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Signs of identity in Lady with a Fan by Diego Velazquez: costume and likeness reconsidered - Critical Essay
Art Bulletin, The,  March, 2004  by Zahira Veliz
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Continued from page 4.

In Spain, the farthingale and excessive decolletage were proscribed for all but licensed prostitutes in 1639. (67) This seems a probable terminus ante quem for the Wallace Collection painting, as it is unlikely that the principal court painter would fly in the face of the decree, even if Spanish ladies frequently ignored the edicts. The farthingale was criticized by moralists because it permitted the disguise of illicit pregnancies (guardainfante literally means "baby protector"). (68) Low necklines were banished at that time perhaps in response to a temporary and scandalizing fashion fever provoked by the example of the duchess of Chevreuse during her brief stay in the capital. (69) In any event, it was only by the late 1640s--some years later than the Wallace Collection painting--that French style made its mark on both men's and women's fashionable clothing in Spain. The masculine vestido frances made its first visually documented appearance in the Portrait of Philip IV at Fraga, of 1644 (Frick Collection, New York). (70) The influence on feminine fashion was more subtle, showing principally in the disappearance of the standing ruff, a detail of formal dress that was certainly maintained through the 1630s (Fig. 16), and fabrics less heavily embroidered and bejeweled. More open necklines were edged with a large, flat lace collar that became increasingly familiar in portraits of the 1650s of Queen Mariana and the Infanta Maria Teresa. The guardainfante did not disappear. On the contrary, under the influence of Queen Mariana their size, at least in the formal court portraits, increased to amazing proportions. Mme d'Aulnoy reported in her 1679 diary that she was asked to wear the guardainfante for a visit to the Royal Palace. (71)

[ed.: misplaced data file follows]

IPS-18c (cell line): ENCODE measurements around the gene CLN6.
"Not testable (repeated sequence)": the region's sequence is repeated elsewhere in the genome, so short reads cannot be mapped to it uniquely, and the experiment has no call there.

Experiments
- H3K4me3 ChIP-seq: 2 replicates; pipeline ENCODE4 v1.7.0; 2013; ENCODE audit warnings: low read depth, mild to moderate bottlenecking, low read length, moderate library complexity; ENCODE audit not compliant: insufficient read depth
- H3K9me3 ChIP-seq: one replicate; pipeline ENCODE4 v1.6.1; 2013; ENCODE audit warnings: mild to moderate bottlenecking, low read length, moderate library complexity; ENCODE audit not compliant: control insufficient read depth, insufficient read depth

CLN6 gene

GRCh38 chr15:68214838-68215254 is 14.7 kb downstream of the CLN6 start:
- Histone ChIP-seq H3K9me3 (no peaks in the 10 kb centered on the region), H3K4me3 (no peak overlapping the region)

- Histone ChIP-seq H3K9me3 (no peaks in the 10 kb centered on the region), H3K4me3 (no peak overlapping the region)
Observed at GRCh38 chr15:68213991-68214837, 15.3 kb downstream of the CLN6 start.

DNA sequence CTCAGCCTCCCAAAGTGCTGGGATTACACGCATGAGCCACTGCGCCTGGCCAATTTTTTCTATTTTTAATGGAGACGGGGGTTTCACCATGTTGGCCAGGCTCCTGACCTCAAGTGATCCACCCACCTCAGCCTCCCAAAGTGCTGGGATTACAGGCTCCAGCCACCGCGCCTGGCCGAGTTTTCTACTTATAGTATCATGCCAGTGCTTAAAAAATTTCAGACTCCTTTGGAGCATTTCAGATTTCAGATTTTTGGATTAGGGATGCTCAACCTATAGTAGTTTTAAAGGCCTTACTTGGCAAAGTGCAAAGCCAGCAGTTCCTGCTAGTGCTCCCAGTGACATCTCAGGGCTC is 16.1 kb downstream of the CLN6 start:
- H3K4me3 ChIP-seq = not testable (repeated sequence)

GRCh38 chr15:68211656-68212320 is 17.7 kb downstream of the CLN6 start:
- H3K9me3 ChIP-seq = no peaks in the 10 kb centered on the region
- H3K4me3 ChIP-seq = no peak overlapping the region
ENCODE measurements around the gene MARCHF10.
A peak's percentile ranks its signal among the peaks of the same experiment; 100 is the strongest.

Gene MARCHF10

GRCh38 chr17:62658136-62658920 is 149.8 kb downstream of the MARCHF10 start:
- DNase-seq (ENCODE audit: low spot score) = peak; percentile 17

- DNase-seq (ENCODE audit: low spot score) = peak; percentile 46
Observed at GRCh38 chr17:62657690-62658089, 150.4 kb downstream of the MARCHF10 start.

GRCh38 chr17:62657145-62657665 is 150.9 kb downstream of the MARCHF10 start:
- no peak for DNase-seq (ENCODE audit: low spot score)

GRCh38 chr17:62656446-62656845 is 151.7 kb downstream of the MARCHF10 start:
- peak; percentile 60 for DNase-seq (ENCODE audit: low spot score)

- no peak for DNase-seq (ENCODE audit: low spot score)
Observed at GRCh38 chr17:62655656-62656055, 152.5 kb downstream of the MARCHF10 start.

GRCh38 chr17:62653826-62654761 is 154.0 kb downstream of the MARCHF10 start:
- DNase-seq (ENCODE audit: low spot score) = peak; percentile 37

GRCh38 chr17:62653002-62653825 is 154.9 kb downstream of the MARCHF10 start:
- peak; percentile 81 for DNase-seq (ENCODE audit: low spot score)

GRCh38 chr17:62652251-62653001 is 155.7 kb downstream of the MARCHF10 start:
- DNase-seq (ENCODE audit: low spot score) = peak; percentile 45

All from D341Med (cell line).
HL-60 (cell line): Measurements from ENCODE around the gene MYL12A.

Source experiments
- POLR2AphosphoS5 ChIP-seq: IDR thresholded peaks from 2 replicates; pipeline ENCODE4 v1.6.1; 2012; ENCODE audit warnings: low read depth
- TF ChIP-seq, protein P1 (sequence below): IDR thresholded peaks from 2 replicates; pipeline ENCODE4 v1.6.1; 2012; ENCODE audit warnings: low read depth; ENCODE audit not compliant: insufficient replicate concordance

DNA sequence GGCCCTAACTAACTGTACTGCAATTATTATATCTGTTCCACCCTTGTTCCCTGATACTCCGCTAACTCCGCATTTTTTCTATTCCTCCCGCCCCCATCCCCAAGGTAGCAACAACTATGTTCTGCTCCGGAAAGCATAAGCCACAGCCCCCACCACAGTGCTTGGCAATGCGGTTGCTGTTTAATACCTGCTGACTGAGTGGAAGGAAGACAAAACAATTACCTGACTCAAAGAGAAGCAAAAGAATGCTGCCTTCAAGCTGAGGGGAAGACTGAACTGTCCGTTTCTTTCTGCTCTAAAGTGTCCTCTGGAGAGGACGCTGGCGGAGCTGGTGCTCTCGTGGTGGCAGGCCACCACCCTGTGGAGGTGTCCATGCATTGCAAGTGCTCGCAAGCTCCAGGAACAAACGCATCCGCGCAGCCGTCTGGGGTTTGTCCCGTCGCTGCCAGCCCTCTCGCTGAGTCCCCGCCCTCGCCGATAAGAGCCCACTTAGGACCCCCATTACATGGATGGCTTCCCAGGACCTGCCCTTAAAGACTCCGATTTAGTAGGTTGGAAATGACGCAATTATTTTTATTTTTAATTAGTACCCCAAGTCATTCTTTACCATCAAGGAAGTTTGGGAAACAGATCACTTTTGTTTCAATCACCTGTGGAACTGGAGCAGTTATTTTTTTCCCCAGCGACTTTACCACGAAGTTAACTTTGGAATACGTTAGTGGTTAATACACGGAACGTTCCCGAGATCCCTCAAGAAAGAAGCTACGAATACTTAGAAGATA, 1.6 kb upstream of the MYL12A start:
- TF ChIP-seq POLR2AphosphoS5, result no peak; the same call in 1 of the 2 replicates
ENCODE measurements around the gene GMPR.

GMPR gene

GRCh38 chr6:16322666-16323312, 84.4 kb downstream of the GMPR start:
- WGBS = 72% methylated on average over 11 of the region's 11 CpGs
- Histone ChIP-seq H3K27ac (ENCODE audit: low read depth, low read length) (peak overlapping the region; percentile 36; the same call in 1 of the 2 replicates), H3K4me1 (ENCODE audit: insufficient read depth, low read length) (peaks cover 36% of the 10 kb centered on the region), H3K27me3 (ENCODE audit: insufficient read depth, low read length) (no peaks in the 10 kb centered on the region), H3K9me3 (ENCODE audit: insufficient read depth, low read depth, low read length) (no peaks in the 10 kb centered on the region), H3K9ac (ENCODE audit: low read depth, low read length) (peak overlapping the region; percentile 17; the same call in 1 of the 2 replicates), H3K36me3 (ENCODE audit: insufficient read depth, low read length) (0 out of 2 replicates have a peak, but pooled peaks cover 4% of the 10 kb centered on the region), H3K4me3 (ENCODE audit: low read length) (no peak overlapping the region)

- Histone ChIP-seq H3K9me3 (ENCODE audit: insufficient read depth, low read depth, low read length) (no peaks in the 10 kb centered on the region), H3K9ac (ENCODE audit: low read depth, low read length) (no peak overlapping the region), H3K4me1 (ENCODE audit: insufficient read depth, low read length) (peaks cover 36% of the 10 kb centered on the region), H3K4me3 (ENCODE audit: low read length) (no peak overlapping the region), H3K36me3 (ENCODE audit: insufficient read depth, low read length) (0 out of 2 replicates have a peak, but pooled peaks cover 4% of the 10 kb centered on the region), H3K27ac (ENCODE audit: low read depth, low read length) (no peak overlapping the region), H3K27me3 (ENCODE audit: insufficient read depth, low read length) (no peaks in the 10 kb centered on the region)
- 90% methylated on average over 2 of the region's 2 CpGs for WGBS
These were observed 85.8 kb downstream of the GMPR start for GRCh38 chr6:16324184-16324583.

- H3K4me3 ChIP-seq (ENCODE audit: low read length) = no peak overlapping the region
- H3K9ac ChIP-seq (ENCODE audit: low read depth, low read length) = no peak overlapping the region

A Young Lady with a Mantilla at Chatsworth